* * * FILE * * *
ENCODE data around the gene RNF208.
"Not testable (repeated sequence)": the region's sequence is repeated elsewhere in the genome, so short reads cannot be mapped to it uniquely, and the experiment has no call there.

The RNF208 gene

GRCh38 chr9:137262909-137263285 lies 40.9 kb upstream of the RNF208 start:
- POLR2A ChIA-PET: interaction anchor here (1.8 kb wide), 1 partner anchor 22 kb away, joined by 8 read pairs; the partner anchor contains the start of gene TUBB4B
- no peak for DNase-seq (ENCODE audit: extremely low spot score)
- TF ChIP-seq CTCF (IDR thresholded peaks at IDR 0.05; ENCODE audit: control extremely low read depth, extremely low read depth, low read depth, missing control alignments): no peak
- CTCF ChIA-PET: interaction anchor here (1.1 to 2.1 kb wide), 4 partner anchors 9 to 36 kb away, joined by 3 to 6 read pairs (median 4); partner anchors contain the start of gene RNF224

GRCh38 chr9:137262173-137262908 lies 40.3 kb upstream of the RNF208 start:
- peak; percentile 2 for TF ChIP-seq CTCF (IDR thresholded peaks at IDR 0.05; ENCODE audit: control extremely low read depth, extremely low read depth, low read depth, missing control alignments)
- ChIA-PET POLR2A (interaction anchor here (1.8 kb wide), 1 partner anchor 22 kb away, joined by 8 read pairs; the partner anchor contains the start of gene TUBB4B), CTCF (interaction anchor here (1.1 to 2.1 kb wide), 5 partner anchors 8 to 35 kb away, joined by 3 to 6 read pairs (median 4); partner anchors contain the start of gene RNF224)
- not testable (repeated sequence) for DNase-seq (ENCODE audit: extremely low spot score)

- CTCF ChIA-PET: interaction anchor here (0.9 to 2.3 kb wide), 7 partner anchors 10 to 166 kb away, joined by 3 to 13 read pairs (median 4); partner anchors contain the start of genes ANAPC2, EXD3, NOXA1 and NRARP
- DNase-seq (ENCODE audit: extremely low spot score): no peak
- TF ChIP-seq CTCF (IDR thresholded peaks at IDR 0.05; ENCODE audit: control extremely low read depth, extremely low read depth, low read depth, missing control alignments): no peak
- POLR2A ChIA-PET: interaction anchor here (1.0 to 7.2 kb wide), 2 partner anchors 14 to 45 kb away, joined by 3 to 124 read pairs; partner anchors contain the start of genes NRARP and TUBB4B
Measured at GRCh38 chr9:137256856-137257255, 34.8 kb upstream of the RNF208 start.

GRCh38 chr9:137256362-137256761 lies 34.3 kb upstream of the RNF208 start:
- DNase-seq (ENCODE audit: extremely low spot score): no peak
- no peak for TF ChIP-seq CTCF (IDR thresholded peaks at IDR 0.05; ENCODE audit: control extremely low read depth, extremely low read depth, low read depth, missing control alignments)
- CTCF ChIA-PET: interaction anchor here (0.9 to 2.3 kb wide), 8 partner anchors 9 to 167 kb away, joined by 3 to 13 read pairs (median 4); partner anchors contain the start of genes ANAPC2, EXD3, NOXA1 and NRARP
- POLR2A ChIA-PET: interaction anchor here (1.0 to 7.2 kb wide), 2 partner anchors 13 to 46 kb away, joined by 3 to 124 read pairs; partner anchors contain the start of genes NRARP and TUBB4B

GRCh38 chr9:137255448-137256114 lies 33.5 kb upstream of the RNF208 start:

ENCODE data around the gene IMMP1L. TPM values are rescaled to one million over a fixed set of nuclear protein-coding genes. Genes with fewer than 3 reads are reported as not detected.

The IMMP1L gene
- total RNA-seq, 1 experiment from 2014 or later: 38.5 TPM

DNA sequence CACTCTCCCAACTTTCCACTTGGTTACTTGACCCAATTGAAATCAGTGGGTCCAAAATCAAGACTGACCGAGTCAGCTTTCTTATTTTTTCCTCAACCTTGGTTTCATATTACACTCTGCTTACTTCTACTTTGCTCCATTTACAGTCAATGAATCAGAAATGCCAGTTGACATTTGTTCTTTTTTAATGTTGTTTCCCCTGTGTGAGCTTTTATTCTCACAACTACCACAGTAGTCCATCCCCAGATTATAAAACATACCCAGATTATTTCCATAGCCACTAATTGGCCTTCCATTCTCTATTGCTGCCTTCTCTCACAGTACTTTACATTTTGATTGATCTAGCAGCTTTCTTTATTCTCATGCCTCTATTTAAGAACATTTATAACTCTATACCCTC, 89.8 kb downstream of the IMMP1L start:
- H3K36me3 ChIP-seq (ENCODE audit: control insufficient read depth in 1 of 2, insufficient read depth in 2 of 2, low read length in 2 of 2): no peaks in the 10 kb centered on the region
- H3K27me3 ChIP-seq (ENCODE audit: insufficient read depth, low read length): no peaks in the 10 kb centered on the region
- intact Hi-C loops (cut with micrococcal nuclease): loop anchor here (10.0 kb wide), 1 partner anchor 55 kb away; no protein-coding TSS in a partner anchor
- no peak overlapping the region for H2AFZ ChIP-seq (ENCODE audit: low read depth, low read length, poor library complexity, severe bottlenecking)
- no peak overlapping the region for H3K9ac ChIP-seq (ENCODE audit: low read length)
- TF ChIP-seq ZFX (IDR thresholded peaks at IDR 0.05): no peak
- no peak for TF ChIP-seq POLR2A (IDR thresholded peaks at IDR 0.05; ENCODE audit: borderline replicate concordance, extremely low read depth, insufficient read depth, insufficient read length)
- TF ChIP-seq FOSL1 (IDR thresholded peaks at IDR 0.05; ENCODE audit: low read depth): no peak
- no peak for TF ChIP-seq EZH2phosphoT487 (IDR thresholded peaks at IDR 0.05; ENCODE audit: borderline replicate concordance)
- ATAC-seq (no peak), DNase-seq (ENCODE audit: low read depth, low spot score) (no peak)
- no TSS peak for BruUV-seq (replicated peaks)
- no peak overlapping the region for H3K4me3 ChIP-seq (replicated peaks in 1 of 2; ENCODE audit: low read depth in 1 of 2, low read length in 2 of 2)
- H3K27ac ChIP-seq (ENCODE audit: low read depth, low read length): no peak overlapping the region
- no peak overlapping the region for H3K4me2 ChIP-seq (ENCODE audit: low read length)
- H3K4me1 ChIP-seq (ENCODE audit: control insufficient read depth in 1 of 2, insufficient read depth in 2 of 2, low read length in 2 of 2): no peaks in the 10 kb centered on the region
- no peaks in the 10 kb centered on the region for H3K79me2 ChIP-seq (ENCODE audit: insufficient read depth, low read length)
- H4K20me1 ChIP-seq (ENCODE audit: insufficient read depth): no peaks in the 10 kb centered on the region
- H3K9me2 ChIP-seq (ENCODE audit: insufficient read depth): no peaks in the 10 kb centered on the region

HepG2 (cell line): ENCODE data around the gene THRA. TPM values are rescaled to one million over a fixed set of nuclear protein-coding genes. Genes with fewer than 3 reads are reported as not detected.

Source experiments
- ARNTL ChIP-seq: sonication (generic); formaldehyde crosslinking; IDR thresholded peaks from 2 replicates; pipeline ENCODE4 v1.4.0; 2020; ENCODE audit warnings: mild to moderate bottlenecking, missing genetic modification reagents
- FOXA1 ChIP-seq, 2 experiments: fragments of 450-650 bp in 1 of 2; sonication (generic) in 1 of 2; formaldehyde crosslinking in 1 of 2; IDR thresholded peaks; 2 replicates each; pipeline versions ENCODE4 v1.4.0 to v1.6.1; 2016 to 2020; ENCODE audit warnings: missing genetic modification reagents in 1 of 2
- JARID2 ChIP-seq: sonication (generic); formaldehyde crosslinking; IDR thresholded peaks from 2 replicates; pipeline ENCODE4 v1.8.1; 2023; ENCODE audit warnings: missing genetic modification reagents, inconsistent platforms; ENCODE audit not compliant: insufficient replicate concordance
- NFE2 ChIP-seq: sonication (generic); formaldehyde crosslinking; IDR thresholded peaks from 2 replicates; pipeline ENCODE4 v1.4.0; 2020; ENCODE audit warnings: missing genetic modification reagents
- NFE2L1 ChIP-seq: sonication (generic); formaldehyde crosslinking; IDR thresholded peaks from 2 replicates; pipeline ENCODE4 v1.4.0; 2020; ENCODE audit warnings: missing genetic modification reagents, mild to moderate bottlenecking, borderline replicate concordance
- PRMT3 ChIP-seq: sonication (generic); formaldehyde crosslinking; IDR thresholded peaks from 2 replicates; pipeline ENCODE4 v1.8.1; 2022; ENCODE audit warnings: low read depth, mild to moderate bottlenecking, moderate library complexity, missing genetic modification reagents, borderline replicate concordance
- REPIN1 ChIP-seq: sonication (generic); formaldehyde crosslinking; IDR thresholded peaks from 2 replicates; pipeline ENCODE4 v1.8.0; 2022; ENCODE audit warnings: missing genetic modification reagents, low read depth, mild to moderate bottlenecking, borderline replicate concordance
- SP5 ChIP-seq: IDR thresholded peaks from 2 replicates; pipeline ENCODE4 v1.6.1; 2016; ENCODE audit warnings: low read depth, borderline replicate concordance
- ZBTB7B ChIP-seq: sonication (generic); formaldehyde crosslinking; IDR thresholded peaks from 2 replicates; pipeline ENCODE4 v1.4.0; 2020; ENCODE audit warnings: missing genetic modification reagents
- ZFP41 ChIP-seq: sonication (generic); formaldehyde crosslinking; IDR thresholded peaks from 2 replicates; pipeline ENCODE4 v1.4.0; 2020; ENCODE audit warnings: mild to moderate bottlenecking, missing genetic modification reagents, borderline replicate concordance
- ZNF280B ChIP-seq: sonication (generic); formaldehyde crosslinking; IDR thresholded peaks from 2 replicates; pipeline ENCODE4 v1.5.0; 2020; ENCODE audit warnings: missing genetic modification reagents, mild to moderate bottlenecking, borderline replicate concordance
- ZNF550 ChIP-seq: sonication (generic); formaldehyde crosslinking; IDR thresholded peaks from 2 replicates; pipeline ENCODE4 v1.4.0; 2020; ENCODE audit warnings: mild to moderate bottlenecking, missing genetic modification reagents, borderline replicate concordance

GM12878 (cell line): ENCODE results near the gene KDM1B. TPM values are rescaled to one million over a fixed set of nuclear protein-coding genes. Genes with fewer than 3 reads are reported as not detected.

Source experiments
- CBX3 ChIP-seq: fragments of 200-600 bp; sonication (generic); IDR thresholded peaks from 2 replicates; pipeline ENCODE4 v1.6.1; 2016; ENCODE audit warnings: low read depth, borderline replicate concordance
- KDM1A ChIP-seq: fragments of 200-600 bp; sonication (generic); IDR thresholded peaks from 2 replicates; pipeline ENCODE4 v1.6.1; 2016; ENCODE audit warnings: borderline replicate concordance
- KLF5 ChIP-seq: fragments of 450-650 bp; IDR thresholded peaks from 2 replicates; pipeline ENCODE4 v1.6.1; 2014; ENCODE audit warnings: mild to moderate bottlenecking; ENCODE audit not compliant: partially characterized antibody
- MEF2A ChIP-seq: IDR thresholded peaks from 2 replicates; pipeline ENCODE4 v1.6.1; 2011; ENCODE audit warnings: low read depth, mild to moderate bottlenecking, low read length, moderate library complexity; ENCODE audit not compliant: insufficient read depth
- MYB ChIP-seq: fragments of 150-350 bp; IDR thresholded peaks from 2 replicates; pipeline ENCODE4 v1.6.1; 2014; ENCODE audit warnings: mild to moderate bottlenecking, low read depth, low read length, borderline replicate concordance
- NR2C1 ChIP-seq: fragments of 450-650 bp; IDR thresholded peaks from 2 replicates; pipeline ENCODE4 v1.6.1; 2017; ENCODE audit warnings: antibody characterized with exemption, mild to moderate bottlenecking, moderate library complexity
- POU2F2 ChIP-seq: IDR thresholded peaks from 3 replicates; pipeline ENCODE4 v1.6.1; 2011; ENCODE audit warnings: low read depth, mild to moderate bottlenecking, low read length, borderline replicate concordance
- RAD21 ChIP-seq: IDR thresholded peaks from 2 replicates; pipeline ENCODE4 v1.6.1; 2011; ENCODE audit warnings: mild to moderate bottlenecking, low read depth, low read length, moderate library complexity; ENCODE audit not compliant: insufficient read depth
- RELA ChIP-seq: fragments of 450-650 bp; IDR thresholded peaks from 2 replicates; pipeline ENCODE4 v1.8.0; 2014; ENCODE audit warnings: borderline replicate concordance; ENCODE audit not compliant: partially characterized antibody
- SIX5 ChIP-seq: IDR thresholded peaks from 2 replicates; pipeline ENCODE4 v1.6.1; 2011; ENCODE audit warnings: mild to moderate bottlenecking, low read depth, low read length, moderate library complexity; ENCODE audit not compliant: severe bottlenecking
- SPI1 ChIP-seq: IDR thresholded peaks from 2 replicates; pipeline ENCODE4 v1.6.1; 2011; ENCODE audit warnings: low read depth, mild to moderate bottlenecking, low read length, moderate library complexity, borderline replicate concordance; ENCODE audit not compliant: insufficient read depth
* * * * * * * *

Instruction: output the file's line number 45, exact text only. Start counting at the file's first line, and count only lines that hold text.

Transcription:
- H3K9me2 ChIP-seq (ENCODE audit: insufficient read depth): no peaks in the 10 kb centered on the region